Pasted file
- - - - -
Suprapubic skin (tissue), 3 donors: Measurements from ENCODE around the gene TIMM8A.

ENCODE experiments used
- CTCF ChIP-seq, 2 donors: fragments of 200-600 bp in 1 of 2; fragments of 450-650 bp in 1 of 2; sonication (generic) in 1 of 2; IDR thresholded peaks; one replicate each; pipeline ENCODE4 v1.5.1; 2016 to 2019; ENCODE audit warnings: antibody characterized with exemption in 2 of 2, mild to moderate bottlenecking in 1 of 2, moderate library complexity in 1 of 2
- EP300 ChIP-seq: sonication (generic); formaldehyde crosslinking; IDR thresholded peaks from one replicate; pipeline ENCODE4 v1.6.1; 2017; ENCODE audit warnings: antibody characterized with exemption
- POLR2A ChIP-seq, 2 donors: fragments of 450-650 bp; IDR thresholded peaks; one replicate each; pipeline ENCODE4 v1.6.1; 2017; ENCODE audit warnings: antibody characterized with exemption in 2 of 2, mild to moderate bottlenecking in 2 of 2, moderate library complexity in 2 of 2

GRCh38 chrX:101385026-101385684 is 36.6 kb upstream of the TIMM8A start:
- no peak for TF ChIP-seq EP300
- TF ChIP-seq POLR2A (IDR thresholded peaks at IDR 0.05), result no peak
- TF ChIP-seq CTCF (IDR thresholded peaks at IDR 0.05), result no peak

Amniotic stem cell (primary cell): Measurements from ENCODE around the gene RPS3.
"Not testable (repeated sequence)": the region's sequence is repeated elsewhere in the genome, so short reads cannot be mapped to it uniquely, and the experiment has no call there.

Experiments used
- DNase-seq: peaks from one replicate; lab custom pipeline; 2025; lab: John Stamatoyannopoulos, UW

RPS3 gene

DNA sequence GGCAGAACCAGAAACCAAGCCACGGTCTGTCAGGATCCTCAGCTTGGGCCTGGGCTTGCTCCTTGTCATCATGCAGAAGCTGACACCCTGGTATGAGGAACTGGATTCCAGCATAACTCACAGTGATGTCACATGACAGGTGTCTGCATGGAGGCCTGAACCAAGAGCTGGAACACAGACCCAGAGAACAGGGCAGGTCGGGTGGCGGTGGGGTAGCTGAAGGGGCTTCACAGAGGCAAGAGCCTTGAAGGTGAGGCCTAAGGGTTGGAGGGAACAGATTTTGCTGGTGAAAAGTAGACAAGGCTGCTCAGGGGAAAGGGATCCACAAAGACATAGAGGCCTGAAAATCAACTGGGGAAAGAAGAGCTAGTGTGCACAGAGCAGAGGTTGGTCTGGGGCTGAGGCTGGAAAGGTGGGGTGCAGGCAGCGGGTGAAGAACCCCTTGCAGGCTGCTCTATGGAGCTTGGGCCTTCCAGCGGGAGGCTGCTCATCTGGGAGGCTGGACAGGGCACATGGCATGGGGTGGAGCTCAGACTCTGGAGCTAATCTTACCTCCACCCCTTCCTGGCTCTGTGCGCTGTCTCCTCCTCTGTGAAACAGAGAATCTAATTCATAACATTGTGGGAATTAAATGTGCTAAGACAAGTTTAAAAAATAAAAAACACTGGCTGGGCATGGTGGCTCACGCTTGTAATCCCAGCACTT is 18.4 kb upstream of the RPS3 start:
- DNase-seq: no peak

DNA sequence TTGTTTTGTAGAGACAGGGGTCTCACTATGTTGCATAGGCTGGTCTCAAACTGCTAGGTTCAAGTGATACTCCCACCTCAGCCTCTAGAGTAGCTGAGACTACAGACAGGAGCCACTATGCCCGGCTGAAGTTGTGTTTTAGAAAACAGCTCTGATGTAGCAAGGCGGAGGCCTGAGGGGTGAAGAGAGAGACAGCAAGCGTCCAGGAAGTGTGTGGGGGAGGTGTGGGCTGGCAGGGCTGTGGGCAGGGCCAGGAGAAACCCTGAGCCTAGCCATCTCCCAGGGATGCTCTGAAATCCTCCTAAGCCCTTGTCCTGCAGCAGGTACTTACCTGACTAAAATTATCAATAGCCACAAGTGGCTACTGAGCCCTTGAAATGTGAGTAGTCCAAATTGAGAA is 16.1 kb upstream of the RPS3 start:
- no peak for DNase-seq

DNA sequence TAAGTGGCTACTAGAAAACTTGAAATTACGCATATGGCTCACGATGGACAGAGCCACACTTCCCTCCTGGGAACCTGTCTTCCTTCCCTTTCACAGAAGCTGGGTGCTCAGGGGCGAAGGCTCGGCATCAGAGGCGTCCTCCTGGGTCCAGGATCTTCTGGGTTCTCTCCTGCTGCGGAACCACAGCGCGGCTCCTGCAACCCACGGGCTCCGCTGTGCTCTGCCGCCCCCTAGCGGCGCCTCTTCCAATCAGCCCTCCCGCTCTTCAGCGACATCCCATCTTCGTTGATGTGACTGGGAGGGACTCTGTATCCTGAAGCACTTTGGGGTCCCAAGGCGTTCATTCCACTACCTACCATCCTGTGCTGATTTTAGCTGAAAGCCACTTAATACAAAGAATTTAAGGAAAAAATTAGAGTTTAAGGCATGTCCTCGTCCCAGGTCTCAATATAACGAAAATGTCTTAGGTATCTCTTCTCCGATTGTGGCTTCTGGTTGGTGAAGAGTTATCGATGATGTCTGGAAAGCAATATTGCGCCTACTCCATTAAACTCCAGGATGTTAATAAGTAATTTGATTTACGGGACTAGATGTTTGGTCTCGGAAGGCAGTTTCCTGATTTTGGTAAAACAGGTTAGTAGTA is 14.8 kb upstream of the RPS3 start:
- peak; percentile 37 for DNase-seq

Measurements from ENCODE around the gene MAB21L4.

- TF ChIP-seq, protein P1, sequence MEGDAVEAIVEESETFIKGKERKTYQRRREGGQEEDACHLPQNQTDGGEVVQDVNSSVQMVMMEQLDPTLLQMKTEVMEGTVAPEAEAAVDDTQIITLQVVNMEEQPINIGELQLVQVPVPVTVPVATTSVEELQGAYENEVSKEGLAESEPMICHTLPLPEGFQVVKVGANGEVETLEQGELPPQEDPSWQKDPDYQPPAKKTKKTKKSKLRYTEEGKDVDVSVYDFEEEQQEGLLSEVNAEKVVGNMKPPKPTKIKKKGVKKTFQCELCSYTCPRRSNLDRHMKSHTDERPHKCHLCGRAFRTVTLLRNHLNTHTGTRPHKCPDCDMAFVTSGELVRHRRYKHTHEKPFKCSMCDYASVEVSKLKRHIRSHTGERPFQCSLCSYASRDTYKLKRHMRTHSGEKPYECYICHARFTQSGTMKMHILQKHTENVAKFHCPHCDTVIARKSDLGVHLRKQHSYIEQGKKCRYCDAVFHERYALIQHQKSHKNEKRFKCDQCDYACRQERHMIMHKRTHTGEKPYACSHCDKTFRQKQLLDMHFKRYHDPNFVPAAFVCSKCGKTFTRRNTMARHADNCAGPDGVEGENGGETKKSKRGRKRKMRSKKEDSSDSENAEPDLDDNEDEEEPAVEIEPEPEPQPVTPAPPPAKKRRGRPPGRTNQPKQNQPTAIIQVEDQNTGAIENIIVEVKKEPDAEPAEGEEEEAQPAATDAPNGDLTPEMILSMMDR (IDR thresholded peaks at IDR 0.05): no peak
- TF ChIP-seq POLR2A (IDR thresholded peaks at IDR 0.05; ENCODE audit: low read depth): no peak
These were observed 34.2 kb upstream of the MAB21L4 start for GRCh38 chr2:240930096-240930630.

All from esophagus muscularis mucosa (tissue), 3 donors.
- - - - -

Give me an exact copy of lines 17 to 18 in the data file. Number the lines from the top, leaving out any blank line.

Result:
DNA sequence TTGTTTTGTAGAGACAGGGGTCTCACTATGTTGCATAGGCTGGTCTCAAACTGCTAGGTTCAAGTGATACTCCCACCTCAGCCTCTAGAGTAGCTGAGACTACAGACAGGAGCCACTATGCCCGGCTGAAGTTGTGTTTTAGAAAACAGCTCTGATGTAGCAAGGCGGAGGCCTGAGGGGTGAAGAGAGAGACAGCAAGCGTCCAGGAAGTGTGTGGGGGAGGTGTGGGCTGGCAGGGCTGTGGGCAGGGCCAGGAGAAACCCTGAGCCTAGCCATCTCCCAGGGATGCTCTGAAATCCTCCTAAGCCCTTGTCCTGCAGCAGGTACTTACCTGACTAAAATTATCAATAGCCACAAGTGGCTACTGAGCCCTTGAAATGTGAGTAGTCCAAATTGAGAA is 16.1 kb upstream of the RPS3 start:
- no peak for DNase-seq